The discussion of the homeless situation in the City continued. Atlantic City has long been a destination for the homeless because of the abundance of social services that are available here. The City is starting to meet with the various social services providers in order to coordinate who is doing what, in order to make the processes more efficient. Additionally, the City is developing procedures to deal with the larger issues involved.
In response to a question about the Class 2 officers, it was mentioned that there are 11 officers at the Academy, with 19 others scheduled to graduate this spring. Attempts are made to keep the officers on the force and prevent attrition. It is estimated that about 75% of the officers remain on the force for at least a year. Ideally, the best way to retain the Class 2’s is to put them on a path to full-time status. It was announced that there was additional funding for the Atlantic County Police Academy, where the officers are trained.
Public Perceptions: The City is working to refute perception that AC’s crime rate is skyrocketing. Recent newspaper articles appear to highlight the negatives and ignore that in some cases, crime is generally down.
City & CRDA wants citizens to do more of the PR work? Isn’t that something they should handle?
Residents are the best ambassadors for the City; their positive stories and word of mouth can help improve perceptions. But still, PR and marketing of a destination resort is a critical function for professionals. So far, AC had over-paid for so-called professionals, getting little in return.
There is no marketing or PR department for Atlantic City. Past marketing efforts were expensive and ineffective.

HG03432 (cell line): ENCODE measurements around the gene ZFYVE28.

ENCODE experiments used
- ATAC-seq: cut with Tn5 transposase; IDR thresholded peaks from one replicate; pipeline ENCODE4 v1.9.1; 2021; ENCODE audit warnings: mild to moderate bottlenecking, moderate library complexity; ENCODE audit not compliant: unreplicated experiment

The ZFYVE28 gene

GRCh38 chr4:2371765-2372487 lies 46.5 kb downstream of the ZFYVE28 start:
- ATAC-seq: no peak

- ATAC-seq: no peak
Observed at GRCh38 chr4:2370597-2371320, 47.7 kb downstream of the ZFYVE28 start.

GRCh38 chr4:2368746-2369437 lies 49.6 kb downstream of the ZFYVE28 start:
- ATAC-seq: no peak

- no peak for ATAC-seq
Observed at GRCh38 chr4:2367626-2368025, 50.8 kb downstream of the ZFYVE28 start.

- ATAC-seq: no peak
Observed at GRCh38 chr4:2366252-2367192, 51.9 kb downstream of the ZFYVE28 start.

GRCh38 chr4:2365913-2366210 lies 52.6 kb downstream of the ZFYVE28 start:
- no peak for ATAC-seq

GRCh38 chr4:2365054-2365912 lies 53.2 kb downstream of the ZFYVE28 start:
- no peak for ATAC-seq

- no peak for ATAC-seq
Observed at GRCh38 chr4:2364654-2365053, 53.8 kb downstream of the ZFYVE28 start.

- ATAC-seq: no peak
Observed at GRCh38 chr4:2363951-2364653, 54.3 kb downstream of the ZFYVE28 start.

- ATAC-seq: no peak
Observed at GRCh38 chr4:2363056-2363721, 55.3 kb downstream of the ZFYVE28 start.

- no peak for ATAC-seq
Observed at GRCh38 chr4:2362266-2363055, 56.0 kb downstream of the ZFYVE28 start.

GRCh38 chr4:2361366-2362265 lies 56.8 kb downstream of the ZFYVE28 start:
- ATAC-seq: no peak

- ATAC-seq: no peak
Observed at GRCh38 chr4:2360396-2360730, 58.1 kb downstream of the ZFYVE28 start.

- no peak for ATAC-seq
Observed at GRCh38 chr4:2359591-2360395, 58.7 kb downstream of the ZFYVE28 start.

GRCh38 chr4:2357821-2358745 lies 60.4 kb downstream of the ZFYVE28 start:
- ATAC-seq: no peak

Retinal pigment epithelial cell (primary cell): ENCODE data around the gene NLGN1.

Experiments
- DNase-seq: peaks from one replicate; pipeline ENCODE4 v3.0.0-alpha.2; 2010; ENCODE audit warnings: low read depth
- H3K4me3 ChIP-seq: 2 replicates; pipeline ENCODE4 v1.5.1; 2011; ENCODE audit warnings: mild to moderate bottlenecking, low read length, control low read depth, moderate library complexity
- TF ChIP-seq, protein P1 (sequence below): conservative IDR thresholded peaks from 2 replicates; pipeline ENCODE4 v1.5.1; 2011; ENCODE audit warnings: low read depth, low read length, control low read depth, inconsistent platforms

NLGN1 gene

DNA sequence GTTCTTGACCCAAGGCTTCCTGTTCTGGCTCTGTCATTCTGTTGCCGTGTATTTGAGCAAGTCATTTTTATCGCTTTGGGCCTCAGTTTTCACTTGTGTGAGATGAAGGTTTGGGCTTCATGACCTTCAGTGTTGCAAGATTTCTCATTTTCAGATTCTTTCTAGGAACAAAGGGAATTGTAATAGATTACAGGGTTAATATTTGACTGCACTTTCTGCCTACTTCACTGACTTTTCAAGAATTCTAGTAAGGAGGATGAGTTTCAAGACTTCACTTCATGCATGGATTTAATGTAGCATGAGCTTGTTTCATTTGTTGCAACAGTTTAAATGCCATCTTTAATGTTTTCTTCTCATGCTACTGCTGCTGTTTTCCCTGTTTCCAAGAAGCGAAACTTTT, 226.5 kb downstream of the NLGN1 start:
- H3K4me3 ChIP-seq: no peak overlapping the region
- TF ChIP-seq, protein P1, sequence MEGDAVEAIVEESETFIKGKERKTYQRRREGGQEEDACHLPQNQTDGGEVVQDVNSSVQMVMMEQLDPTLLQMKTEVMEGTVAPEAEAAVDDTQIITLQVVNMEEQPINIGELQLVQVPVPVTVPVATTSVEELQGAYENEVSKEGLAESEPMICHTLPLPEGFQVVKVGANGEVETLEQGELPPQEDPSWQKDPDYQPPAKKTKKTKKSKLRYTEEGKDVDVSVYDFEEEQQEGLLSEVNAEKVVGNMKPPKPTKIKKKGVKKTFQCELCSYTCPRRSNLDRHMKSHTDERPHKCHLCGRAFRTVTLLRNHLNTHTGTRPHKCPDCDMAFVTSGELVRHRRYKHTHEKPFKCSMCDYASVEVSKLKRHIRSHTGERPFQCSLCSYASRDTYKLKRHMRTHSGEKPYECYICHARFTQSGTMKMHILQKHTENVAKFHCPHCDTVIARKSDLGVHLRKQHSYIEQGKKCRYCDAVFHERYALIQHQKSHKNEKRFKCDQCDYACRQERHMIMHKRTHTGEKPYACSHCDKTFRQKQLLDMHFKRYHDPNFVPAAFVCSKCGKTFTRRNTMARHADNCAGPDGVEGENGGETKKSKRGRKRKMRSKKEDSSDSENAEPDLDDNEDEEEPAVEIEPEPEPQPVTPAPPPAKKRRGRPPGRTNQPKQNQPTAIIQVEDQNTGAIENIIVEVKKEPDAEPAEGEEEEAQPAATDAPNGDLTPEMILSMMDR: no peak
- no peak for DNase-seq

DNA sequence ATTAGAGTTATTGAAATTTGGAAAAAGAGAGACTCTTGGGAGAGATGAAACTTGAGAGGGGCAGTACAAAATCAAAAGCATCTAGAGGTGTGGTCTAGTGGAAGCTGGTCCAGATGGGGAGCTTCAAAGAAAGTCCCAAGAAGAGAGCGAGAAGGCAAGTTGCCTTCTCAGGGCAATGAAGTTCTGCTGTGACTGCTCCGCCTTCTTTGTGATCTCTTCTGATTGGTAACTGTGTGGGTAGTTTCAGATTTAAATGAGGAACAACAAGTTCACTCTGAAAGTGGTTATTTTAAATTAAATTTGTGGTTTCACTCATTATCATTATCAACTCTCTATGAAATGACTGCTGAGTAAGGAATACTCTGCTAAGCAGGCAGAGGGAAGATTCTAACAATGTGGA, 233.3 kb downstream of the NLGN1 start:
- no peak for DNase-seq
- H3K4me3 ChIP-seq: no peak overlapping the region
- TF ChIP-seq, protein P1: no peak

The City claims to be working hard with CRDA and Special Improvement District, to produce activities and events. Sadly, both orgs have little to no experience in event marketing.
Where are some of the “real” crime problems in the City? Convenience stores are more likely to see violent crime, while rooming houses see more burglaries.
In response to questions about the rooming house problem, it was indicated that inspections and enforcement are often manpower problems. There are simply not enough personnel available to inspect every legal — let alone illegal — rooming house and then report and enforce violations.
Bicyclists and skateboarders are on the Boardwalk when they shouldn’t be. It is challenging to respect tourist families who may have smaller children with bikes, while keeping an eye out for the regular offenders.
In response to a suggestion about the trams stopping randomly, where official “stops” might be designated by the City, it was indicated that this is an L&I issue.
Shortage of mercantile officers and inspectors. Many merchants appear to be selling unlicensed merchandise, so the City is losing money. It was mentioned that Freeholder Formica has offered to help with Code Enforcement; a response by the City to this offer is expected soon.
Ron Hill provided notes for this ACprimetime analysis and summary.